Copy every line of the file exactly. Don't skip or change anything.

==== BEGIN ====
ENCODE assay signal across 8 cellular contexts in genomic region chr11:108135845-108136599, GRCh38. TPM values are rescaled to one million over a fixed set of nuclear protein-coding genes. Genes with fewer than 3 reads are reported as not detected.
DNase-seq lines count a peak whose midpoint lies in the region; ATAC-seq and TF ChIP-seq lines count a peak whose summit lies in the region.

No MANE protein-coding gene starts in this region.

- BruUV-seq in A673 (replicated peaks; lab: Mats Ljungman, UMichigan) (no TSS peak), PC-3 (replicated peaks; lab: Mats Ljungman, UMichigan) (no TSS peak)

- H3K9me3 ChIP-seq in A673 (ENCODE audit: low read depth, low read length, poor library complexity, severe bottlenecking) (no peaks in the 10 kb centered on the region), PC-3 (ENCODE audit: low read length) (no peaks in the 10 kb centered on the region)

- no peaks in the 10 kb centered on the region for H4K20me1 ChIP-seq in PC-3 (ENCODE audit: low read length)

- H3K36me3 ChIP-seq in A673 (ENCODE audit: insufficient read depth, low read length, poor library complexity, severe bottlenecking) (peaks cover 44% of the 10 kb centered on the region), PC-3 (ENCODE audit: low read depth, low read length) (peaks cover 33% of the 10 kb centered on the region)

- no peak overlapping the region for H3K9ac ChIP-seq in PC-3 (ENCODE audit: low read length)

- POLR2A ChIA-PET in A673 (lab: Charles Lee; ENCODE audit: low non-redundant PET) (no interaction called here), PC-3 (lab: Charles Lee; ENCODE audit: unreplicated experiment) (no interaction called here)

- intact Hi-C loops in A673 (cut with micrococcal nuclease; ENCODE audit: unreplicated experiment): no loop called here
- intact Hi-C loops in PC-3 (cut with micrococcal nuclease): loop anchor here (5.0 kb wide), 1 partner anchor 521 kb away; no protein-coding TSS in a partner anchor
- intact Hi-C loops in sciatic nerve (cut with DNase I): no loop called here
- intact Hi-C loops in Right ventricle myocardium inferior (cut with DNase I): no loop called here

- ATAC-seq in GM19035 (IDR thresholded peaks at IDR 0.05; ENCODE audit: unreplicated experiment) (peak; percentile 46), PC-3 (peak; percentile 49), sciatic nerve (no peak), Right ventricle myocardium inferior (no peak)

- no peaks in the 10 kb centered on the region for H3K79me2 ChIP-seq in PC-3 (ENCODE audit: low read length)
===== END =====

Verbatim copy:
ENCODE assay signal across 8 cellular contexts in genomic region chr11:108135845-108136599, GRCh38. TPM values are rescaled to one million over a fixed set of nuclear protein-coding genes. Genes with fewer than 3 reads are reported as not detected.
DNase-seq lines count a peak whose midpoint lies in the region; ATAC-seq and TF ChIP-seq lines count a peak whose summit lies in the region.

No MANE protein-coding gene starts in this region.

- BruUV-seq in A673 (replicated peaks; lab: Mats Ljungman, UMichigan) (no TSS peak), PC-3 (replicated peaks; lab: Mats Ljungman, UMichigan) (no TSS peak)

- H3K9me3 ChIP-seq in A673 (ENCODE audit: low read depth, low read length, poor library complexity, severe bottlenecking) (no peaks in the 10 kb centered on the region), PC-3 (ENCODE audit: low read length) (no peaks in the 10 kb centered on the region)

- no peaks in the 10 kb centered on the region for H4K20me1 ChIP-seq in PC-3 (ENCODE audit: low read length)

- H3K36me3 ChIP-seq in A673 (ENCODE audit: insufficient read depth, low read length, poor library complexity, severe bottlenecking) (peaks cover 44% of the 10 kb centered on the region), PC-3 (ENCODE audit: low read depth, low read length) (peaks cover 33% of the 10 kb centered on the region)

- no peak overlapping the region for H3K9ac ChIP-seq in PC-3 (ENCODE audit: low read length)

- POLR2A ChIA-PET in A673 (lab: Charles Lee; ENCODE audit: low non-redundant PET) (no interaction called here), PC-3 (lab: Charles Lee; ENCODE audit: unreplicated experiment) (no interaction called here)

- intact Hi-C loops in A673 (cut with micrococcal nuclease; ENCODE audit: unreplicated experiment): no loop called here
- intact Hi-C loops in PC-3 (cut with micrococcal nuclease): loop anchor here (5.0 kb wide), 1 partner anchor 521 kb away; no protein-coding TSS in a partner anchor
- intact Hi-C loops in sciatic nerve (cut with DNase I): no loop called here
- intact Hi-C loops in Right ventricle myocardium inferior (cut with DNase I): no loop called here

- ATAC-seq in GM19035 (IDR thresholded peaks at IDR 0.05; ENCODE audit: unreplicated experiment) (peak; percentile 46), PC-3 (peak; percentile 49), sciatic nerve (no peak), Right ventricle myocardium inferior (no peak)

- no peaks in the 10 kb centered on the region for H3K79me2 ChIP-seq in PC-3 (ENCODE audit: low read length)